Fig. 1
figure 1

a, b Variation of partition function with \(\beta\) and \(\lambda\) for thermodynamic properties

Fig. 2
figure 2

a, b Variation of vibrational mean energy with \(\beta\) and \(\lambda\) for thermodynamic properties

Fig. 3
figure 3

a, b Variation of specific heat capacity with \(\beta\) and \(\lambda\) for thermodynamic properties

Fig. 4
figure 4

a, b Variation of vibrational mean entropy with \(\beta\) and \(\lambda\) for thermodynamic properties

Fig. 5
figure 5

a, b Variation of vibrational free energy with \(\beta\) and \(\lambda\) for thermodynamic properties

Conclusion

In this work, we study an approximate bound state solutions of Schrӧdinger wave equation with MESPYP potential model using parametric Nikiforov–Uvarov method where we obtain energy eigenequation and total unnormalized wave function expressed in terms of associated Jacobi polynomial. We obtained numerical bound state energies for five selected diatomic molecules. The resulting energy eigenequation was presented in a compact form and employed to study partition function and other thermodynamic properties. The numerical bound state solutions were carried out with a fixed control and optimizing parameter. The thermodynamic curves obtained are in excellent agreement to work of an existing literature.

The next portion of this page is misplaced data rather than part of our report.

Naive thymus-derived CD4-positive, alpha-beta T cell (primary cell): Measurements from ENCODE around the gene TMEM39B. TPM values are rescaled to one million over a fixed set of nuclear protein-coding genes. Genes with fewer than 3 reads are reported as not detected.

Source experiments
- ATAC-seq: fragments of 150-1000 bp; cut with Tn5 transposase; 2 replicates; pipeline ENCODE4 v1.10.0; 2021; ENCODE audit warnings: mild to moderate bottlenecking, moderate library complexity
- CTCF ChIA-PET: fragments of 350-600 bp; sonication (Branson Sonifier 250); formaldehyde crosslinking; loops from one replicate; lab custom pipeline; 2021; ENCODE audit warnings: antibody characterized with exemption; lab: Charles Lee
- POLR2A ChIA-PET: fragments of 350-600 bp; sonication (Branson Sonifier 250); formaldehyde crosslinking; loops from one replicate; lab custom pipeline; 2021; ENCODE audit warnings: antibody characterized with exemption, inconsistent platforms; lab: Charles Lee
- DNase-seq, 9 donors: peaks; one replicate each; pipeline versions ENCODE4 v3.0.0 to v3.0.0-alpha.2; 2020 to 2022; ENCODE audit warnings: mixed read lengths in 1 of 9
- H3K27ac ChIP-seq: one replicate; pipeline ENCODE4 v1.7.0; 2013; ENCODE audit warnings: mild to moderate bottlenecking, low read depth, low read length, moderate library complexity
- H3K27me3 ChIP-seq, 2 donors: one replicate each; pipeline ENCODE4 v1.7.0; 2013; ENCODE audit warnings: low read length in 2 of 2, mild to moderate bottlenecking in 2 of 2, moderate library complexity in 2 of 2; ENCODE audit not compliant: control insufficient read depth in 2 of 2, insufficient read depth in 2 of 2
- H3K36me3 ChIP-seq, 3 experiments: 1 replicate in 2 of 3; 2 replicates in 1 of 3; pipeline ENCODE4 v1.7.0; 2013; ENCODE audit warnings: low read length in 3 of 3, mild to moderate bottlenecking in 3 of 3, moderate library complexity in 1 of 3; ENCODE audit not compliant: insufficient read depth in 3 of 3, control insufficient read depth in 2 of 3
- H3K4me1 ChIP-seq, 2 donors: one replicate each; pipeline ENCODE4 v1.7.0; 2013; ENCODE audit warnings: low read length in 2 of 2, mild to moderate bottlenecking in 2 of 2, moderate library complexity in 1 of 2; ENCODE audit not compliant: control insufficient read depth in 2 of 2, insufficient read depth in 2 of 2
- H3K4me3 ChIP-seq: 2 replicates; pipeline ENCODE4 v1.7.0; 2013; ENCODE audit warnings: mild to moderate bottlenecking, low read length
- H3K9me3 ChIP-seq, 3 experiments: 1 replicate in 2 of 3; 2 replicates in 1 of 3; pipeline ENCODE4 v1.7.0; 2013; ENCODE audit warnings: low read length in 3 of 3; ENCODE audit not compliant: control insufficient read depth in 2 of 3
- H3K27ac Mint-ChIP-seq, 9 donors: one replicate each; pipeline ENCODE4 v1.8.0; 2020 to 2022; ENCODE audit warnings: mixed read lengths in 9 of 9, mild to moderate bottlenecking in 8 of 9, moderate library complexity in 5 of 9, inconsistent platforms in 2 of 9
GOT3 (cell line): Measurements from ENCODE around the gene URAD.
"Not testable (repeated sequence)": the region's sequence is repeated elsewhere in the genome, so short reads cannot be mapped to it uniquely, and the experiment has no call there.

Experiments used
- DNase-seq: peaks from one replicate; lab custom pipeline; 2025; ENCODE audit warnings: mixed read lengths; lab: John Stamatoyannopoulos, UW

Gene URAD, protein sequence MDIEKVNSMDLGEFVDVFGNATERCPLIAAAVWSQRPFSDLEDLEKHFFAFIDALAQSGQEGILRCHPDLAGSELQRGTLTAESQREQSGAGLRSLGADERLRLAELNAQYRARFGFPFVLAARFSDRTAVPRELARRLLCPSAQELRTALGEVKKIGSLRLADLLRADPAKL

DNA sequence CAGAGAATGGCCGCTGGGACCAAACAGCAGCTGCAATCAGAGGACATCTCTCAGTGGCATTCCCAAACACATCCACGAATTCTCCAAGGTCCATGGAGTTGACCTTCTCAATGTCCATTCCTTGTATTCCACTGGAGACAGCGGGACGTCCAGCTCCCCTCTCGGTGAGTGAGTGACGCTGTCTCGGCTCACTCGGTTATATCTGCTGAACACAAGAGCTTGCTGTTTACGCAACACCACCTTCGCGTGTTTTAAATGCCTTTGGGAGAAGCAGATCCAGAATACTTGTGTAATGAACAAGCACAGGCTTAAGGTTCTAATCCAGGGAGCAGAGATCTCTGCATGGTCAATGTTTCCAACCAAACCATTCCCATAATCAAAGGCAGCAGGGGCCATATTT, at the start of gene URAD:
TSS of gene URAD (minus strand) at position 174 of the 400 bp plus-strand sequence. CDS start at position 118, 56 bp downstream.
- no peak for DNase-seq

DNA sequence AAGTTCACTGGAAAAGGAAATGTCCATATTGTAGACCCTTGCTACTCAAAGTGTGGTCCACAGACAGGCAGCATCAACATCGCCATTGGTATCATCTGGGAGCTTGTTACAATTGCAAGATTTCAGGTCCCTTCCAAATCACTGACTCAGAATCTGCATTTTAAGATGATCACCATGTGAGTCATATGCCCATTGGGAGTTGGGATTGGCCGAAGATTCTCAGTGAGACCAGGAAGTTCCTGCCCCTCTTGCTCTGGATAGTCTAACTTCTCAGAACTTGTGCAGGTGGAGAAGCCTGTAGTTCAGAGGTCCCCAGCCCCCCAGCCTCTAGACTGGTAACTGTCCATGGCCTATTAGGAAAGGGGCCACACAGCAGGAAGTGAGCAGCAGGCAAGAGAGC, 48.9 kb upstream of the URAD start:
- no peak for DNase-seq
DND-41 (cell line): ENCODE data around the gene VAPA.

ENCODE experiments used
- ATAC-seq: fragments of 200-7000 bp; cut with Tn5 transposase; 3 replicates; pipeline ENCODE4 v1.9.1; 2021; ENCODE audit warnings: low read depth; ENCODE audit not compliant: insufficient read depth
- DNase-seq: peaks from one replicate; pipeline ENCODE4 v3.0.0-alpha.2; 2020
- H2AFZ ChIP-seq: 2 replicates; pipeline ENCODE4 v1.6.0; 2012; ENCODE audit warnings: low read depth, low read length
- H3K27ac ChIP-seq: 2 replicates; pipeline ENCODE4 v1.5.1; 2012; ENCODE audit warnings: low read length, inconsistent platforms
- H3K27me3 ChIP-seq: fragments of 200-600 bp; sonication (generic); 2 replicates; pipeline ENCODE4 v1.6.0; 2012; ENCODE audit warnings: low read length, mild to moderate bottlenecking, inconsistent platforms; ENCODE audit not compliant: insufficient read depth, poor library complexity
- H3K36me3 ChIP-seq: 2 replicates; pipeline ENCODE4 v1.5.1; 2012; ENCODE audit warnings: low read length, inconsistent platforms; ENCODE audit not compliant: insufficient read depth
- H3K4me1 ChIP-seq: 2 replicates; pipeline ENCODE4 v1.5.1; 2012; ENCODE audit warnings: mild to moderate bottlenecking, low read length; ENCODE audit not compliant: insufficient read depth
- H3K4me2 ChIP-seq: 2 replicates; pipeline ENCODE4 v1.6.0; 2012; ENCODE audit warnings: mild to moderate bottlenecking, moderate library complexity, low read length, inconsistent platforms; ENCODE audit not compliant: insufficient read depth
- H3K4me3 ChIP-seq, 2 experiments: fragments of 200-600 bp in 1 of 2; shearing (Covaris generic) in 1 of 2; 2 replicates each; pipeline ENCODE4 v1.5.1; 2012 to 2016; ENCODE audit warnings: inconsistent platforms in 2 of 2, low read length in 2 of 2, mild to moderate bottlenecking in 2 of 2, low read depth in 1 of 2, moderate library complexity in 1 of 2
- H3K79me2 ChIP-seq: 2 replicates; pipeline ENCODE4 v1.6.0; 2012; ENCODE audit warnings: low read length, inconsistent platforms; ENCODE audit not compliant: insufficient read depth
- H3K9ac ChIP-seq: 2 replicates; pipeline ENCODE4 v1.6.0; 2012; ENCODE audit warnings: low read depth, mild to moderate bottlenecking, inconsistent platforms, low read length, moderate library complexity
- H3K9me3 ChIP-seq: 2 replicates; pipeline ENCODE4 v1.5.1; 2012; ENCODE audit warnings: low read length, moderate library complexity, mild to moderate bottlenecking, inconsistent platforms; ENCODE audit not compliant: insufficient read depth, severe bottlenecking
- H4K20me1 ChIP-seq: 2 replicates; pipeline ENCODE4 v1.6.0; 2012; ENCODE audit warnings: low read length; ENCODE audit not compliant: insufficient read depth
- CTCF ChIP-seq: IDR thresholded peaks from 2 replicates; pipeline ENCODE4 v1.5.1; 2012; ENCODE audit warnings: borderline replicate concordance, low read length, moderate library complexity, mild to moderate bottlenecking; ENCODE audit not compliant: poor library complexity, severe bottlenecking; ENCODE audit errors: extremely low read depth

Availability of data and materials

All data generated or analyzed during this study are included in this article.

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Acknowledgements

The authors are grateful to the editorial team of the journal as well as the reviewers for their positive comments and suggestions which we have used to improve the quality of this manuscript.

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ADA, IBO and CNI designed and wrote the main manuscript. AOA and NEE did the computations, and prepared the figures and tables. All authors reviewed the manuscript. All the authors read and approved the final manuscript.

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Antia, A.D., Okon, I.B., Isonguyo, C.N. et al. Bound state solutions and thermodynamic properties of modified exponential screened plus Yukawa potential. J Egypt Math Soc 30, 11 (2022). https://doi.org/10.1186/s42787-022-00145-y

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Keywords

  • Thermodynamic properties
  • Nikiforov–Uvarov method
  • MESPYP
  • Schrodinger equation